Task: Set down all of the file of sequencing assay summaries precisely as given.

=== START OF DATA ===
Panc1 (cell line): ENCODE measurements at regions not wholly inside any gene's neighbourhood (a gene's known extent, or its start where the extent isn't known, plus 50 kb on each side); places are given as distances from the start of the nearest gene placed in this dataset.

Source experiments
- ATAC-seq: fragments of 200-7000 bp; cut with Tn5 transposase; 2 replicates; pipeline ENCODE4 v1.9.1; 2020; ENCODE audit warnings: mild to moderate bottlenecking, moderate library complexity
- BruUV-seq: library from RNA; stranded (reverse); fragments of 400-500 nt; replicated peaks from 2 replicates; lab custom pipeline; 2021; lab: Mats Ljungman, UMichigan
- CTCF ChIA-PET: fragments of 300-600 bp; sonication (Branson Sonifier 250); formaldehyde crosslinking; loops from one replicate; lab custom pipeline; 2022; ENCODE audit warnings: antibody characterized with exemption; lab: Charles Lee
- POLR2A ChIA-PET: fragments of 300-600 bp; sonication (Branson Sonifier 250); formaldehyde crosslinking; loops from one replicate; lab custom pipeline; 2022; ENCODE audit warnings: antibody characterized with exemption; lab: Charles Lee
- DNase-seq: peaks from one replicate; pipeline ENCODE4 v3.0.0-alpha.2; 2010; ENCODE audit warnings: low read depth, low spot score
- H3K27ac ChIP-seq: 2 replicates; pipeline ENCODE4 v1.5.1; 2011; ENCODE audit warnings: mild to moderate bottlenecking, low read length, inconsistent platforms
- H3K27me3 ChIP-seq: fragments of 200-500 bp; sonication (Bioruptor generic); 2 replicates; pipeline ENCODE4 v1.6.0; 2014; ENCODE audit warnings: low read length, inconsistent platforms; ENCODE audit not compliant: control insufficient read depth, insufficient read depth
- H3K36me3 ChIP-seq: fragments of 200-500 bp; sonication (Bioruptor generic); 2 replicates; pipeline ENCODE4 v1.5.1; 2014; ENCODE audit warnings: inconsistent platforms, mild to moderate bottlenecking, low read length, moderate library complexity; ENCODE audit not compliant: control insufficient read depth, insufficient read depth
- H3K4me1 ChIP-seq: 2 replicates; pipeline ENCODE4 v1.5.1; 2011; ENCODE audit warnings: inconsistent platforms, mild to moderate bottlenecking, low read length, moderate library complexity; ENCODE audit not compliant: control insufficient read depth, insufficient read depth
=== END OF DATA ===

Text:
Panc1 (cell line): ENCODE measurements at regions not wholly inside any gene's neighbourhood (a gene's known extent, or its start where the extent isn't known, plus 50 kb on each side); places are given as distances from the start of the nearest gene placed in this dataset.

Source experiments
- ATAC-seq: fragments of 200-7000 bp; cut with Tn5 transposase; 2 replicates; pipeline ENCODE4 v1.9.1; 2020; ENCODE audit warnings: mild to moderate bottlenecking, moderate library complexity
- BruUV-seq: library from RNA; stranded (reverse); fragments of 400-500 nt; replicated peaks from 2 replicates; lab custom pipeline; 2021; lab: Mats Ljungman, UMichigan
- CTCF ChIA-PET: fragments of 300-600 bp; sonication (Branson Sonifier 250); formaldehyde crosslinking; loops from one replicate; lab custom pipeline; 2022; ENCODE audit warnings: antibody characterized with exemption; lab: Charles Lee
- POLR2A ChIA-PET: fragments of 300-600 bp; sonication (Branson Sonifier 250); formaldehyde crosslinking; loops from one replicate; lab custom pipeline; 2022; ENCODE audit warnings: antibody characterized with exemption; lab: Charles Lee
- DNase-seq: peaks from one replicate; pipeline ENCODE4 v3.0.0-alpha.2; 2010; ENCODE audit warnings: low read depth, low spot score
- H3K27ac ChIP-seq: 2 replicates; pipeline ENCODE4 v1.5.1; 2011; ENCODE audit warnings: mild to moderate bottlenecking, low read length, inconsistent platforms
- H3K27me3 ChIP-seq: fragments of 200-500 bp; sonication (Bioruptor generic); 2 replicates; pipeline ENCODE4 v1.6.0; 2014; ENCODE audit warnings: low read length, inconsistent platforms; ENCODE audit not compliant: control insufficient read depth, insufficient read depth
- H3K36me3 ChIP-seq: fragments of 200-500 bp; sonication (Bioruptor generic); 2 replicates; pipeline ENCODE4 v1.5.1; 2014; ENCODE audit warnings: inconsistent platforms, mild to moderate bottlenecking, low read length, moderate library complexity; ENCODE audit not compliant: control insufficient read depth, insufficient read depth
- H3K4me1 ChIP-seq: 2 replicates; pipeline ENCODE4 v1.5.1; 2011; ENCODE audit warnings: inconsistent platforms, mild to moderate bottlenecking, low read length, moderate library complexity; ENCODE audit not compliant: control insufficient read depth, insufficient read depth